o  Direct your questions about scientific/research issues to:

William Riley, Ph.D.
Division of AIDS and Health and Behavior Research
National Institute of Mental Health
6001 Executive Boulevard, Room 6226, MSC 9623
Bethesda, MD 20892-9623
Telephone: (301) 435-0301
FAX: (301) 480-2920
Email: wiriley@mail.nih.gov

Junius Gonzales, M.D.
Division of Services Research and Clinical Epidemiology Branch
National Institute of Mental Health
6001 Executive Boulevard, Room 7141, MSC 9631
Bethesda, MD  20892
Telephone:  (301) 443-3364
FAX:  (301)443-4045
Email: jgonzale@mail.nih.gov
 
o  Direct your questions about financial or grants management matters to:

Brian Albertini
Division of Extramural Activities
National Institute of Mental Health
6001 Executive Boulevard, Room 6135, MSC 9605
Bethesda, MD  20892-9605
Telephone:  (301) 443-0004
FAX:  (301) 443-6885
Email: ba18b@nih.gov

SUBMITTING AN APPLICATION

Applications must be prepared using the PHS 398 research grant application 
instructions and forms (rev. 5/2001).  The PHS 398 is available at 
http://grants.nih.gov/grants/funding/phs398/phs398.html in an interactive 
format.  For further assistance contact GrantsInfo, Telephone (301) 435-0714, 
Email: GrantsInfo@nih.gov.

APPLICATION RECEIPT DATES:  Applications submitted in response to this program 
announcement will be accepted at the standard application deadlines, which are 
available at http://grants.nih.gov/grants/dates.htm.  Application deadlines are 
also indicated in the PHS 398 application kit.

SPECIFIC INSTRUCTIONS FOR MODULAR GRANT APPLICATIONS:  Applications requesting 
up to $250,000 per year in direct costs must be submitted in a modular grant 
format.  The modular grant format simplifies the preparation of the budget in 
these applications by limiting the level of budgetary detail.  Applicants 
request direct costs in $25,000 modules.  Section C of the research grant 
application instructions for the PHS 398 (rev. 5/2001) at http://grants.
nih.gov/grants/funding/phs398/phs398.html includes step-by-step guidance 
for preparing modular grants.  Additional information on modular grants is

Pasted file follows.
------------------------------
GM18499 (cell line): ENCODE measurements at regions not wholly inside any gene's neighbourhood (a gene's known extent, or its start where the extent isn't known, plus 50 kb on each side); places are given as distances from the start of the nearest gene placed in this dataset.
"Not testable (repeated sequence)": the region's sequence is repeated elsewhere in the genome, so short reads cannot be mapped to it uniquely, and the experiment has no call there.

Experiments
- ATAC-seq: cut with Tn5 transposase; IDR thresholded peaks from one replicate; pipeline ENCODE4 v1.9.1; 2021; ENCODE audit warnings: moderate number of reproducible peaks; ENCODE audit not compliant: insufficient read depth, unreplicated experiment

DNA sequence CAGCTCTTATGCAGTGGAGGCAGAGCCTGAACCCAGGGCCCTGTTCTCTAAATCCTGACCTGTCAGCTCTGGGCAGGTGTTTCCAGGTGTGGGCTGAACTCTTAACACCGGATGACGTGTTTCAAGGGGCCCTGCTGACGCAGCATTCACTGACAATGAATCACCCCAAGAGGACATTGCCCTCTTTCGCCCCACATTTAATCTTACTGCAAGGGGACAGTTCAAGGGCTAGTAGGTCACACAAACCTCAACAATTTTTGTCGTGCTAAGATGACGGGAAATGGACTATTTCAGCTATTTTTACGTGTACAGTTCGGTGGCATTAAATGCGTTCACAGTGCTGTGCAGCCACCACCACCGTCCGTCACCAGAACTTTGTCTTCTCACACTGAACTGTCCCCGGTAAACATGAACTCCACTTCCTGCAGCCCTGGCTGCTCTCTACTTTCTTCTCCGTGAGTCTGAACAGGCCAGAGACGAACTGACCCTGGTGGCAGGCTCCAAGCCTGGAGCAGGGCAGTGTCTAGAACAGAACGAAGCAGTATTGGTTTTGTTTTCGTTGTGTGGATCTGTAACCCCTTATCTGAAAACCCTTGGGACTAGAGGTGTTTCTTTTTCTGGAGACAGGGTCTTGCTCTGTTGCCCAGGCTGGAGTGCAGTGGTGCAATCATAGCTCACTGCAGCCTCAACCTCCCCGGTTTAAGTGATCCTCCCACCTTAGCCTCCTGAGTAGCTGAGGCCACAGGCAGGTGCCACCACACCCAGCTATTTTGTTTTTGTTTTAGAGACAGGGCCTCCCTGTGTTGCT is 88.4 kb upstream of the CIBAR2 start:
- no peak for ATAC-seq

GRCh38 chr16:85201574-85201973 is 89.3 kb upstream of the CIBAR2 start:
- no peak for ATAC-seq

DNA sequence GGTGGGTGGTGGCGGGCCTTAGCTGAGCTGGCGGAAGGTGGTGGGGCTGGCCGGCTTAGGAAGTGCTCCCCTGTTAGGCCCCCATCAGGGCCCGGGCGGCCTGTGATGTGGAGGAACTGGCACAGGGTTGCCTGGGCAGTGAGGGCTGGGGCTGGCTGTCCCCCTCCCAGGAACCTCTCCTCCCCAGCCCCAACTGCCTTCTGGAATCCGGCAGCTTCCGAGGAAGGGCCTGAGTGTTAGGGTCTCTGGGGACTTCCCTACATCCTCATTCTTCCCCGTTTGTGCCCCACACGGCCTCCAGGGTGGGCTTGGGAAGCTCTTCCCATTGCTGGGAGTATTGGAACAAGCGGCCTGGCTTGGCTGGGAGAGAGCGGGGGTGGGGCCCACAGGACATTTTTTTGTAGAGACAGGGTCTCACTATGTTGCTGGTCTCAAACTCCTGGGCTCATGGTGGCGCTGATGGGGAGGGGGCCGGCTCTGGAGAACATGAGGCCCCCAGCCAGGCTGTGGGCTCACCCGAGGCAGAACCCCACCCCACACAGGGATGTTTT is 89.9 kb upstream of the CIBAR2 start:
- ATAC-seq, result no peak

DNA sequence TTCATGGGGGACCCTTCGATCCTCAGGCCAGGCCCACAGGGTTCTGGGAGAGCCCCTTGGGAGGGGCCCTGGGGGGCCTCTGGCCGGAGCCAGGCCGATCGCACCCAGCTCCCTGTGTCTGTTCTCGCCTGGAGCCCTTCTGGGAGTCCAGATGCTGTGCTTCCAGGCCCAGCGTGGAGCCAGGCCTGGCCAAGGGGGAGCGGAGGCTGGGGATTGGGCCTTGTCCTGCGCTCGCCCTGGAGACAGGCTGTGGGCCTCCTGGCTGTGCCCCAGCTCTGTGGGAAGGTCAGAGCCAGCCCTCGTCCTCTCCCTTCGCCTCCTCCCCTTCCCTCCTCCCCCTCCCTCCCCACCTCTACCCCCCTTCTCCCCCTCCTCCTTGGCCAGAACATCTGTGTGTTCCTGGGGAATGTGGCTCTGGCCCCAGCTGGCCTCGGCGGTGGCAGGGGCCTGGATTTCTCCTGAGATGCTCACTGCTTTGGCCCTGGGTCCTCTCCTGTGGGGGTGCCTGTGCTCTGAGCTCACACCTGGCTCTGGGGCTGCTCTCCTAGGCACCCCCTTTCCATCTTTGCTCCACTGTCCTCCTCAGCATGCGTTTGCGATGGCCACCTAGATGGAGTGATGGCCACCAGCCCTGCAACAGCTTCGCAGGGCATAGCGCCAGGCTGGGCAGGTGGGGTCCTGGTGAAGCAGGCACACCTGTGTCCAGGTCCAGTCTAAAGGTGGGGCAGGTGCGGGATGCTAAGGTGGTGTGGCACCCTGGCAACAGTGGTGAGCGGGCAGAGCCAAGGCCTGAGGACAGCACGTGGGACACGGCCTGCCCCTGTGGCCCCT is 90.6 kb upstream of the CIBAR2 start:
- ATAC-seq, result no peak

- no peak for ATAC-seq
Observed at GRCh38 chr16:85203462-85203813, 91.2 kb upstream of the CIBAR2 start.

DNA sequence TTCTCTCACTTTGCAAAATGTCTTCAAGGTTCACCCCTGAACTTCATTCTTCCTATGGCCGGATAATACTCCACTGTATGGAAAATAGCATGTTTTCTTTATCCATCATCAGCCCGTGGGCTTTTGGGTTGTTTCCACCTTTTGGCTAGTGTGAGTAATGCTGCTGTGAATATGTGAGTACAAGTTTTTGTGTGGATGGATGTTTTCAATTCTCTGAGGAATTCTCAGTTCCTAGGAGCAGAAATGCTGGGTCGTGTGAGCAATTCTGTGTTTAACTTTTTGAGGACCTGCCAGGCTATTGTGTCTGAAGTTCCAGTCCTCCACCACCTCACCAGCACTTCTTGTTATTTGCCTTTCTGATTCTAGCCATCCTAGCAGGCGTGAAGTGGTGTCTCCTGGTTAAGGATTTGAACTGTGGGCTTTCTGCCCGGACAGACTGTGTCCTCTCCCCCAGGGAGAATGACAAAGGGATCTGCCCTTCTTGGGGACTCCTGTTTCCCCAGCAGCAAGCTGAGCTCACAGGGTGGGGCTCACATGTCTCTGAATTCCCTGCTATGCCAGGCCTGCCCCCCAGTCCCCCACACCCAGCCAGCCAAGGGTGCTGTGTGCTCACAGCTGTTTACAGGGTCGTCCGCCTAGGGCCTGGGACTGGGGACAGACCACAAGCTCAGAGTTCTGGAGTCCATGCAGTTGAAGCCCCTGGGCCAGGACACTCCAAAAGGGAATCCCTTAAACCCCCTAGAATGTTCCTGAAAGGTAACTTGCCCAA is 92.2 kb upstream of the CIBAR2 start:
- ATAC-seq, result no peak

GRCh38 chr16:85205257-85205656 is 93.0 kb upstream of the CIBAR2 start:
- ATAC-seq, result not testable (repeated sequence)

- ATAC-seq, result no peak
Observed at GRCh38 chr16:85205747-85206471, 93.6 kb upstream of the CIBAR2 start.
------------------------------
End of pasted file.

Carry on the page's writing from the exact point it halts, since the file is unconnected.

available at http://grants.nih.gov/grants/funding/modular/modular.htm.

SPECIFIC INSTRUCTIONS FOR APPLICATIONS REQUESTING $500,000 OR MORE PER YEAR: 
Applications requesting $500,000 or more in direct costs for any year must 
include a cover letter identifying the NIH staff member within one of NIH 
institutes or centers who has agreed to accept assignment of the application.

Applicants requesting more than $500,000 must carry out the following steps:

1) Contact the IC program staff at least 6 weeks before submitting the 
application, i.e., as you are developing plans for the study;

2) Obtain agreement from the IC staff that the IC will accept your application 
for consideration for award; and,

3) Identify, in a cover letter sent with the application, the staff member and 
IC who agreed to accept assignment of the application.

This policy applies to all investigator-initiated new (type 1), competing 
continuation (type 2), competing supplement, or any amended or revised version 
of these grant application types.  Additional information on this policy is 
available in the NIH Guide for Grants and Contracts, October 19, 2001 at 
http://grants.nih.gov/grants/guide/notice-files/NOT-OD-02-004.html.

SENDING AN APPLICATION TO THE NIH:  Submit a signed, typewritten original of 
the application, including the checklist, and five signed photocopies in one 
package to: